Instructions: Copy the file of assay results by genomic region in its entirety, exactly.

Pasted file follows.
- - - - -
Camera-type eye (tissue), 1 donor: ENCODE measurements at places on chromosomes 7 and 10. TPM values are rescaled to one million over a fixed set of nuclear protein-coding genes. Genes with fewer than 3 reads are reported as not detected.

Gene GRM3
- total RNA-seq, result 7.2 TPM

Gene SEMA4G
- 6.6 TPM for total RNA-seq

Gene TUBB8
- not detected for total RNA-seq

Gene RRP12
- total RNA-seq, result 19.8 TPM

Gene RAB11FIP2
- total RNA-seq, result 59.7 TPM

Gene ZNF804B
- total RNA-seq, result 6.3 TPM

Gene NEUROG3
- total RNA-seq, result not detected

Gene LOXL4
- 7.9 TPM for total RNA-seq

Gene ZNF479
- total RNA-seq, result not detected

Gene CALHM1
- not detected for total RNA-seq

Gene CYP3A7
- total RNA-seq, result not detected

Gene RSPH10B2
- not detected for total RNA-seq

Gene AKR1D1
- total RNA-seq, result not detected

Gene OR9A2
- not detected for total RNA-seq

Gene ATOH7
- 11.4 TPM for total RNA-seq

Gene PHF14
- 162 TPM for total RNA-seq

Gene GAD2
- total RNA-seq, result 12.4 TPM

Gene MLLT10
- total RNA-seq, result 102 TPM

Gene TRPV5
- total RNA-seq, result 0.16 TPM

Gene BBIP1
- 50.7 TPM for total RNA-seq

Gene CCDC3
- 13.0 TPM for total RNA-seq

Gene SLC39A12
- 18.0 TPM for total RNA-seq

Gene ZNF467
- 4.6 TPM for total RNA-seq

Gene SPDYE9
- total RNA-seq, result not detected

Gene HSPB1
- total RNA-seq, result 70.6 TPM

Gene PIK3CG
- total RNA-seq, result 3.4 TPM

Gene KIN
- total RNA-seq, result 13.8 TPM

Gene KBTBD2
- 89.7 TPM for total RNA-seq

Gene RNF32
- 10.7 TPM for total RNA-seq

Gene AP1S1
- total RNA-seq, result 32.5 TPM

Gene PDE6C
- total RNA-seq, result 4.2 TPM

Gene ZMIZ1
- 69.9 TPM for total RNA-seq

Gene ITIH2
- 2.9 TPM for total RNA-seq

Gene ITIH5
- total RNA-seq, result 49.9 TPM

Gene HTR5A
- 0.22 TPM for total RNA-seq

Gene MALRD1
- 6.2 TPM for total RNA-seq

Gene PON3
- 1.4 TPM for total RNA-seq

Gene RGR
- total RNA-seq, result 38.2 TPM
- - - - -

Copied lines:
Camera-type eye (tissue), 1 donor: ENCODE measurements at places on chromosomes 7 and 10. TPM values are rescaled to one million over a fixed set of nuclear protein-coding genes. Genes with fewer than 3 reads are reported as not detected.

Gene GRM3
- total RNA-seq, result 7.2 TPM

Gene SEMA4G
- 6.6 TPM for total RNA-seq

Gene TUBB8
- not detected for total RNA-seq

Gene RRP12
- total RNA-seq, result 19.8 TPM

Gene RAB11FIP2
- total RNA-seq, result 59.7 TPM

Gene ZNF804B
- total RNA-seq, result 6.3 TPM

Gene NEUROG3
- total RNA-seq, result not detected

Gene LOXL4
- 7.9 TPM for total RNA-seq

Gene ZNF479
- total RNA-seq, result not detected

Gene CALHM1
- not detected for total RNA-seq

Gene CYP3A7
- total RNA-seq, result not detected

Gene RSPH10B2
- not detected for total RNA-seq

Gene AKR1D1
- total RNA-seq, result not detected

Gene OR9A2
- not detected for total RNA-seq

Gene ATOH7
- 11.4 TPM for total RNA-seq

Gene PHF14
- 162 TPM for total RNA-seq

Gene GAD2
- total RNA-seq, result 12.4 TPM

Gene MLLT10
- total RNA-seq, result 102 TPM

Gene TRPV5
- total RNA-seq, result 0.16 TPM

Gene BBIP1
- 50.7 TPM for total RNA-seq

Gene CCDC3
- 13.0 TPM for total RNA-seq

Gene SLC39A12
- 18.0 TPM for total RNA-seq

Gene ZNF467
- 4.6 TPM for total RNA-seq

Gene SPDYE9
- total RNA-seq, result not detected

Gene HSPB1
- total RNA-seq, result 70.6 TPM

Gene PIK3CG
- total RNA-seq, result 3.4 TPM

Gene KIN
- total RNA-seq, result 13.8 TPM

Gene KBTBD2
- 89.7 TPM for total RNA-seq

Gene RNF32
- 10.7 TPM for total RNA-seq

Gene AP1S1
- total RNA-seq, result 32.5 TPM

Gene PDE6C
- total RNA-seq, result 4.2 TPM

Gene ZMIZ1
- 69.9 TPM for total RNA-seq

Gene ITIH2
- 2.9 TPM for total RNA-seq

Gene ITIH5
- total RNA-seq, result 49.9 TPM

Gene HTR5A
- 0.22 TPM for total RNA-seq

Gene MALRD1
- 6.2 TPM for total RNA-seq

Gene PON3
- 1.4 TPM for total RNA-seq

Gene RGR
- total RNA-seq, result 38.2 TPM